In a second, further developed embodiment a rod-like filter element can be covered completely with quasi punctiform energy sensors, e.g. photodiode sensor lines or CCD (Charge-Coupled Device) lines. This embodiment has the advantage that the measurement of the absorbed intensity which depends on the location of the rod-like filter element can occur when the filter element is moved into the illuminating beam path.
A successive insertion as in a rod-like filter element with only one sensor attached to the end of the rod-like element is not necessary.
Since the energy sensors are only needed for determining the exact position of the filter element, it is provided for in a further developed embodiment in order to protect the sensors from permanent radiation by the same illumination mode that the filter element is rotatable about its own axis in order to position the sensors in the shadow of the filter element by rotating the filter element by 180° after the performed measurement and thus to protect the sensors from damage.
If the filter element, and especially the rod-like filter element in a further developed embodiment as described above, is provided with sensors, it is possible to measure the share of light as absorbed by the filter element in a location-resolved way with respect to a freely chosen but fixed system of coordinates along the filter element. Based on this information it is possible to perform a calculation of the setpoint position of the filter element for the set illumination mode in order to thus obtain the desired state of corrections of field and/or pupil illumination. In the case of a field correction, the individual filter elements are moved into the light distribution in the field for correcting the scan-integrated intensity.
By attaching sensors to the filter element, it is further possible to also determine the edge of the pupil in that the edge is measured in the transition of the sensor into the illuminated area.
This enables a very precise adjustment of the correction unit relative to the illumination system.
The above-mentioned and other features and advantages of this invention, and the manner of attaining them, will become more apparent and the invention will be better understood by reference to the following description of embodiments of the invention taken in conjunction with the accompanying drawings, wherein:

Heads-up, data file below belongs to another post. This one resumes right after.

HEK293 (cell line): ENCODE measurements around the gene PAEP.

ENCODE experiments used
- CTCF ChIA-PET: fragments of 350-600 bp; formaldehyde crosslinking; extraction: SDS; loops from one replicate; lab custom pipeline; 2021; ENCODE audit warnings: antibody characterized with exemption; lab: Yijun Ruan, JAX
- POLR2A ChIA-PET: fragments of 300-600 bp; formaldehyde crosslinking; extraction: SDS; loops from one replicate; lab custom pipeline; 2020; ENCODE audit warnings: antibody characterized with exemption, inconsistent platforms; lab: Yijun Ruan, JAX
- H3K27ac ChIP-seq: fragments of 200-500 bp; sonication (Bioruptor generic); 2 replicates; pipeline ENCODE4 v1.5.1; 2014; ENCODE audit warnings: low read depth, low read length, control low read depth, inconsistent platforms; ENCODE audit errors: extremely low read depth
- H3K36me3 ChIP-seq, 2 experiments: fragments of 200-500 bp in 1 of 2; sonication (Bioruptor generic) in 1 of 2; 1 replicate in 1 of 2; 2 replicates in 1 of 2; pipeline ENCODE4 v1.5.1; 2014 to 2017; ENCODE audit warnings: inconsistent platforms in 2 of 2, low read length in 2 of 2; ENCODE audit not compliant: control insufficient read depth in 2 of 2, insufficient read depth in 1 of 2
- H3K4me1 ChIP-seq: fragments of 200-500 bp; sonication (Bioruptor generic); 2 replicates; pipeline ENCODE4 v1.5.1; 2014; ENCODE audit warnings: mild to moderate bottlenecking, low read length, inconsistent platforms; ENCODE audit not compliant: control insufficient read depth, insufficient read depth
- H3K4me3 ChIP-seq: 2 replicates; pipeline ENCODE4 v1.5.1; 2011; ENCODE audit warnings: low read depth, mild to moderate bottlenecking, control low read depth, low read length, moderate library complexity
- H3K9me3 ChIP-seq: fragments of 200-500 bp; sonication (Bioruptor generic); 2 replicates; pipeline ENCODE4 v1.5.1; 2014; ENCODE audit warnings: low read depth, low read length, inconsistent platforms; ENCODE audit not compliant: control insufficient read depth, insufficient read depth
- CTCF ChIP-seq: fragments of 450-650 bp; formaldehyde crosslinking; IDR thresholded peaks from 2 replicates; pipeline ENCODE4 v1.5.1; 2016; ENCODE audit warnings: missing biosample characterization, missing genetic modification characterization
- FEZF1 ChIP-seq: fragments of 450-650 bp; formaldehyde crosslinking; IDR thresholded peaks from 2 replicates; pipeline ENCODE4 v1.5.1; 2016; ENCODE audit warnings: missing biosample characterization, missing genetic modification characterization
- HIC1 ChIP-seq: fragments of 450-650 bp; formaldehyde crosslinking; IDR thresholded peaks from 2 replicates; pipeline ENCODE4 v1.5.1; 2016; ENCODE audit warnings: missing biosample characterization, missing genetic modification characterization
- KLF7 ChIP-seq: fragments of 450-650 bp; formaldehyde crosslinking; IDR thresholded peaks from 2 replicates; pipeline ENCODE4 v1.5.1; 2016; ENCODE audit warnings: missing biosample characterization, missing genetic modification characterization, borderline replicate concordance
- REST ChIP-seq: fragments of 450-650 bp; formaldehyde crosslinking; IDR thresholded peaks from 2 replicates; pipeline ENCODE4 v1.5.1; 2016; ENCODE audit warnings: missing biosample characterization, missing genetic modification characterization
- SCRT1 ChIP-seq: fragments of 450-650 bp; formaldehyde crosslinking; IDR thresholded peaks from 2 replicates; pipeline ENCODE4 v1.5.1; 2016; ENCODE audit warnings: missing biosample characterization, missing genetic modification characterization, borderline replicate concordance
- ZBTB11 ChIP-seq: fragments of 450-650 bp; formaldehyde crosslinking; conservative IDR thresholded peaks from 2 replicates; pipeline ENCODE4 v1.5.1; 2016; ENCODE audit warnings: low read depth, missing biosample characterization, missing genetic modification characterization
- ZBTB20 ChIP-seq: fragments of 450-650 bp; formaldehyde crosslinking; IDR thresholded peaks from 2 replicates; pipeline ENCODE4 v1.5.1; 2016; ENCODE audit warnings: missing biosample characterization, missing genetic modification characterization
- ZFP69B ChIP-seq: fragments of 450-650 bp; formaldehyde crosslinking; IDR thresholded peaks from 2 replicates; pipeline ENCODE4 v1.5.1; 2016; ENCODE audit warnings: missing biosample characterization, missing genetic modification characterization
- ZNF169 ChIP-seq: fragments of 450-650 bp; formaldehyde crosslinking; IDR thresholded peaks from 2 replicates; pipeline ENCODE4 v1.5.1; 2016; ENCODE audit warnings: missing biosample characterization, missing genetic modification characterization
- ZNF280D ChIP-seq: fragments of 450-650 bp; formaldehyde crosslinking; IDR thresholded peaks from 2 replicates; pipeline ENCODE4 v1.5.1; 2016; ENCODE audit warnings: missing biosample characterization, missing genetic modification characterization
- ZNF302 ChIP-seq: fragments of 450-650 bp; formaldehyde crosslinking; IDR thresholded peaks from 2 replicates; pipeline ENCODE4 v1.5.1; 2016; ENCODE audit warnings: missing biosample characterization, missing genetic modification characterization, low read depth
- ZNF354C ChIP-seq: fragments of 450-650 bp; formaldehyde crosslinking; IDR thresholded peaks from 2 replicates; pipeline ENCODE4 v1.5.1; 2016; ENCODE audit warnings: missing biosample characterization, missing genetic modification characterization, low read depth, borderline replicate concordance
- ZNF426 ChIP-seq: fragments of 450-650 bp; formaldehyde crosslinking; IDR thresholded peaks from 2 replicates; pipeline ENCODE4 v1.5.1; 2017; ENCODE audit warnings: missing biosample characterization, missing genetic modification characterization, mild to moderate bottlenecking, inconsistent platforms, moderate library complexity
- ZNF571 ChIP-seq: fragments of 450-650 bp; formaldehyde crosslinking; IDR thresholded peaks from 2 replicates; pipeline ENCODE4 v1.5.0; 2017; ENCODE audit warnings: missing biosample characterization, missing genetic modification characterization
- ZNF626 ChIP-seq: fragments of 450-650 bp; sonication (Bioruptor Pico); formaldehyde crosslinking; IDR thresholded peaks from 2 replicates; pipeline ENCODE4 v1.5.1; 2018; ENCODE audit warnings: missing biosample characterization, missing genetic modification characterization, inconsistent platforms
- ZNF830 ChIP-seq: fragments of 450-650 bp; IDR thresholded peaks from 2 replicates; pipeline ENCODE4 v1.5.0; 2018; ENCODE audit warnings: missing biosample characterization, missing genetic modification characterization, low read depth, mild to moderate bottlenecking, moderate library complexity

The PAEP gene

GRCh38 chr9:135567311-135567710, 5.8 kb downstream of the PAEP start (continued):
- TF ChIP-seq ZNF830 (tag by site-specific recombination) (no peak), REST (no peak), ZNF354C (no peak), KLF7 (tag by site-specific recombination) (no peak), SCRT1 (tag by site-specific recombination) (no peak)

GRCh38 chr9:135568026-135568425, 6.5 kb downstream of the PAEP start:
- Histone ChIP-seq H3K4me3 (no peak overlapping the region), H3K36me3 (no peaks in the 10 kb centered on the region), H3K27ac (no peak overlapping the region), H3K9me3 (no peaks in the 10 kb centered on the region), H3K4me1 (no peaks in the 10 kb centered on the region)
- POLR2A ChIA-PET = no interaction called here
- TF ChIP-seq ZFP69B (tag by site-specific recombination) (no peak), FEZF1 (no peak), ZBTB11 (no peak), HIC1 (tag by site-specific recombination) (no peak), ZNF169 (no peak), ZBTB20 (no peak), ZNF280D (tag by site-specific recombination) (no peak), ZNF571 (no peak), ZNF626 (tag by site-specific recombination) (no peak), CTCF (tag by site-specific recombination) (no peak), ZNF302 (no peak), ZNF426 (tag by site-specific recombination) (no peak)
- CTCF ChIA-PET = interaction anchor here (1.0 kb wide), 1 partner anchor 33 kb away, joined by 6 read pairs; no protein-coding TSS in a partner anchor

Corresponding reference characters indicate corresponding parts throughout the several views. The exemplifications set out herein illustrate embodiments of the invention, and such exemplifications are not to be construed as limiting the scope of the invention in any manner.
Referring now to the drawings, and more particularly to
When passing through the illuminating optics 6, the bundle 5 of illuminating rays passes through a filter device which is arranged in or close to a pupil plane 13 and which will be designated below as pupil filter 7. The pupil filter is configured in accordance with the invention and will be described below in closer detail. In the present embodiment, the pupil filter 7 is arranged before the pupil plane 13. The position of the pupil filter 7 is also referred to below as the filter plane. The bundle 5 of illuminating rays then illuminates the reticle 2. The structures of the reticle 2 are projected with the help of projection optics 8 onto the surface of the wafer 3. The projection optics 8 can be composed of a plurality of lenses and/or mirrors.
A selected bundle of projection light which passes a central object point on the reticle 2 and is guided with the projection optics 8 is provided in
The optical axis of the projection exposure system 1 is also indicated in
The reflected portion of the bundle 5 of illuminating rays after the optical plate 40 which is also shown in a broken line is projected onto a two-dimensional CCD array 16 by way of projection optics 15. The CCD array is in connection with a control device 18 via a signal line 17 shown in a dot-dash line. The control device 18 controls a drive device 20 via a signal line 19 which is also shown in a dot-dash line. The drive device 20 can drive the pupil filter 7 or individual elements of the pupil filter for asymmetry correction via a drive connection 21 which is also shown in a dot-dash line.